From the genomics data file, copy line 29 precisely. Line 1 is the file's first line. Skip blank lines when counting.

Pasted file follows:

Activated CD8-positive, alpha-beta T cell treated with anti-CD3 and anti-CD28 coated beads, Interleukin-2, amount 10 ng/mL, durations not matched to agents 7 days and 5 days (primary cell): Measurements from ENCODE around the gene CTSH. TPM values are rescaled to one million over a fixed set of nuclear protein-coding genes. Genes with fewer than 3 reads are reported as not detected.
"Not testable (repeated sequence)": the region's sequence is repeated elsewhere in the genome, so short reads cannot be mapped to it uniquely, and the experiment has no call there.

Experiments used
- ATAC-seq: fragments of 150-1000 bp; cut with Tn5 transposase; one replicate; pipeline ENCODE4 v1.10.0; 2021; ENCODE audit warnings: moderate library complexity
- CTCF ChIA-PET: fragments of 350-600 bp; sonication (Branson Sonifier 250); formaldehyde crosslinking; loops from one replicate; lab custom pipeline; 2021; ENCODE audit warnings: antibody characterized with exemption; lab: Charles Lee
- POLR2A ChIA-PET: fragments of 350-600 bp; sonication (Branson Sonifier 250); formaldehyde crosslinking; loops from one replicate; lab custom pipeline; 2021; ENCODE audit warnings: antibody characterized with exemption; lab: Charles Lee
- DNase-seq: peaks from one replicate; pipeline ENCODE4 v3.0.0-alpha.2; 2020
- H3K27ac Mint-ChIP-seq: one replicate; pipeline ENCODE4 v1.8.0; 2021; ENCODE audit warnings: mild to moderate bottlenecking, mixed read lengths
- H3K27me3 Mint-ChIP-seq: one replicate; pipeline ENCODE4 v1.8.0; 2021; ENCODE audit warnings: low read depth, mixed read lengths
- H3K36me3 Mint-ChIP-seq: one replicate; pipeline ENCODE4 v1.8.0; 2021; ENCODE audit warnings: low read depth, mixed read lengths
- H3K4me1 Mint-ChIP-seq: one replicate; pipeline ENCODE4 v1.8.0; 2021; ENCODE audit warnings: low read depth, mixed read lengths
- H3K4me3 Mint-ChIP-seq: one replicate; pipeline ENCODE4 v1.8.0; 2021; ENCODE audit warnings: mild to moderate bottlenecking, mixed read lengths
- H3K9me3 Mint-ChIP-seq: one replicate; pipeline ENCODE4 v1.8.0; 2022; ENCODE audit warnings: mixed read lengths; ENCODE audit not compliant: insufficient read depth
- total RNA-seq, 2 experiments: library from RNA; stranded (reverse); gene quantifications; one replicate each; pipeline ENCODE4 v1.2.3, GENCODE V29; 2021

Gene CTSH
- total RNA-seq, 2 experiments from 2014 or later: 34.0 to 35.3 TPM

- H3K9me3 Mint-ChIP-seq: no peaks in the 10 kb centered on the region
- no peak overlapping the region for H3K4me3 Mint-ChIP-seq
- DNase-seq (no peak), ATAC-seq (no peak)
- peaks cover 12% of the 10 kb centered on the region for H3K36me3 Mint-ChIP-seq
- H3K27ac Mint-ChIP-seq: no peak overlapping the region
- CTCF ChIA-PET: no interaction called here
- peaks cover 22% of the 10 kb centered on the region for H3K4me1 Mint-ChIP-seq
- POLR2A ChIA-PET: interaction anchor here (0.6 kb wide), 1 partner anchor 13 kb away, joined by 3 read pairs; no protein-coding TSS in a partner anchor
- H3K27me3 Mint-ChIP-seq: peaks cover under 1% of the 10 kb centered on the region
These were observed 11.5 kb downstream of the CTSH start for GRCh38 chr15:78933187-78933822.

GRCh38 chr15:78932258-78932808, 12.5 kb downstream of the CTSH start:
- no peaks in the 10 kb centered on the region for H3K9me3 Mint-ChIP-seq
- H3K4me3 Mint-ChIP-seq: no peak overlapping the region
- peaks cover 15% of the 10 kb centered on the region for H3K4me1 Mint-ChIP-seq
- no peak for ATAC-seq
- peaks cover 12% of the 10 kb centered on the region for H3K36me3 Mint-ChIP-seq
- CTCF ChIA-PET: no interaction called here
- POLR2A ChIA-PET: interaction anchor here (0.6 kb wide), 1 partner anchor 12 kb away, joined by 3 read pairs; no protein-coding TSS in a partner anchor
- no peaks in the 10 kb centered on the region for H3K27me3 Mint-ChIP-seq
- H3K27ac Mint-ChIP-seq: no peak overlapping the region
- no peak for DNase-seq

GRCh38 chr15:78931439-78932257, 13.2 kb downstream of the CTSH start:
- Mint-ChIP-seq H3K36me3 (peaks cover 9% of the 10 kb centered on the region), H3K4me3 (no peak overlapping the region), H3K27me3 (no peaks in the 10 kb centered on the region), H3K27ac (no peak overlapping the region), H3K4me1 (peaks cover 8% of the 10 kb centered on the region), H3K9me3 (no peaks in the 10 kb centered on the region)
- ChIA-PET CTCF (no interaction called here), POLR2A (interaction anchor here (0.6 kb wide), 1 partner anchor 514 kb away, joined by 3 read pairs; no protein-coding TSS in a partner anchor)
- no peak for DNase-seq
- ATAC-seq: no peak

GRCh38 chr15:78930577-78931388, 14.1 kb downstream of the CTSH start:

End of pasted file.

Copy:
- H3K4me3 Mint-ChIP-seq: no peak overlapping the region